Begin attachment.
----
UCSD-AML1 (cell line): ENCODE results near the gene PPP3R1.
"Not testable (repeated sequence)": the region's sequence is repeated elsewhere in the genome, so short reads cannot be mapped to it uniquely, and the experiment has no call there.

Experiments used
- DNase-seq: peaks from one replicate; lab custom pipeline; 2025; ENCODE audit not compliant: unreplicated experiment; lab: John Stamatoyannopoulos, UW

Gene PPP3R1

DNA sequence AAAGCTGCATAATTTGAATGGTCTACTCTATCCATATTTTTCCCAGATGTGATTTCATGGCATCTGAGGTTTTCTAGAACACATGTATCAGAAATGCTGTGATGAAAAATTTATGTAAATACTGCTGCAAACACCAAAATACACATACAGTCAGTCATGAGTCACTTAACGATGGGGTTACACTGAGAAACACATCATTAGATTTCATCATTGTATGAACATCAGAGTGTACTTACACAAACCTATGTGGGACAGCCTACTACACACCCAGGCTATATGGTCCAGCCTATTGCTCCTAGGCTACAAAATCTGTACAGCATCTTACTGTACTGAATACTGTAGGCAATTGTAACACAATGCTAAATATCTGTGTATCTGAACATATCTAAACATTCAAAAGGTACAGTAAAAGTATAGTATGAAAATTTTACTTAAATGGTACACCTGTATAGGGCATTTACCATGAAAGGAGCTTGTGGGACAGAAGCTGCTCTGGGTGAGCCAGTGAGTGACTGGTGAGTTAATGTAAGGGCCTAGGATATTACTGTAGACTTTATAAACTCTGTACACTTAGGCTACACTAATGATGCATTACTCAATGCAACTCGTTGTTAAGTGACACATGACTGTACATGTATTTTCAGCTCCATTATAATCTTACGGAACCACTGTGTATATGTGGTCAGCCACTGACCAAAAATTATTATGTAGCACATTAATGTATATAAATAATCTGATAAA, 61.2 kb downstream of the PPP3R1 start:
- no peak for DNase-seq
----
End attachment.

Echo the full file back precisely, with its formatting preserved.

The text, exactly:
UCSD-AML1 (cell line): ENCODE results near the gene PPP3R1.
"Not testable (repeated sequence)": the region's sequence is repeated elsewhere in the genome, so short reads cannot be mapped to it uniquely, and the experiment has no call there.

Experiments used
- DNase-seq: peaks from one replicate; lab custom pipeline; 2025; ENCODE audit not compliant: unreplicated experiment; lab: John Stamatoyannopoulos, UW

Gene PPP3R1

DNA sequence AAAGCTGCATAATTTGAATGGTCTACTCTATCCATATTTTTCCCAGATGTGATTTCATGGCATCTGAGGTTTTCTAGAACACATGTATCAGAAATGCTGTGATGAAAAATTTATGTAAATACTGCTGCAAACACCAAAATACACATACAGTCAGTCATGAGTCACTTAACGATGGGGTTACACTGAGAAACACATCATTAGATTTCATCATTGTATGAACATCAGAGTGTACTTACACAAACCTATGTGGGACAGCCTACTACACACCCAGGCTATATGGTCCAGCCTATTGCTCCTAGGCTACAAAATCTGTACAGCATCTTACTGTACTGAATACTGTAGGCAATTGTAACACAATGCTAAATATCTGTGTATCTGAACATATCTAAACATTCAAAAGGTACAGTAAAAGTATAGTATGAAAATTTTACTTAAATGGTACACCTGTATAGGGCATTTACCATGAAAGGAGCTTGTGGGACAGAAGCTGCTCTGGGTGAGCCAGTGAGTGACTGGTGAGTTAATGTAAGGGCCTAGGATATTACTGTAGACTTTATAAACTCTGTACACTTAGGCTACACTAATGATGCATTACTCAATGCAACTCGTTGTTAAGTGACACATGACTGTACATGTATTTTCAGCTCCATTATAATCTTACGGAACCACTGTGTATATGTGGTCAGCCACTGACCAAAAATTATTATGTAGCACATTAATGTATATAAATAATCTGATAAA, 61.2 kb downstream of the PPP3R1 start:
- no peak for DNase-seq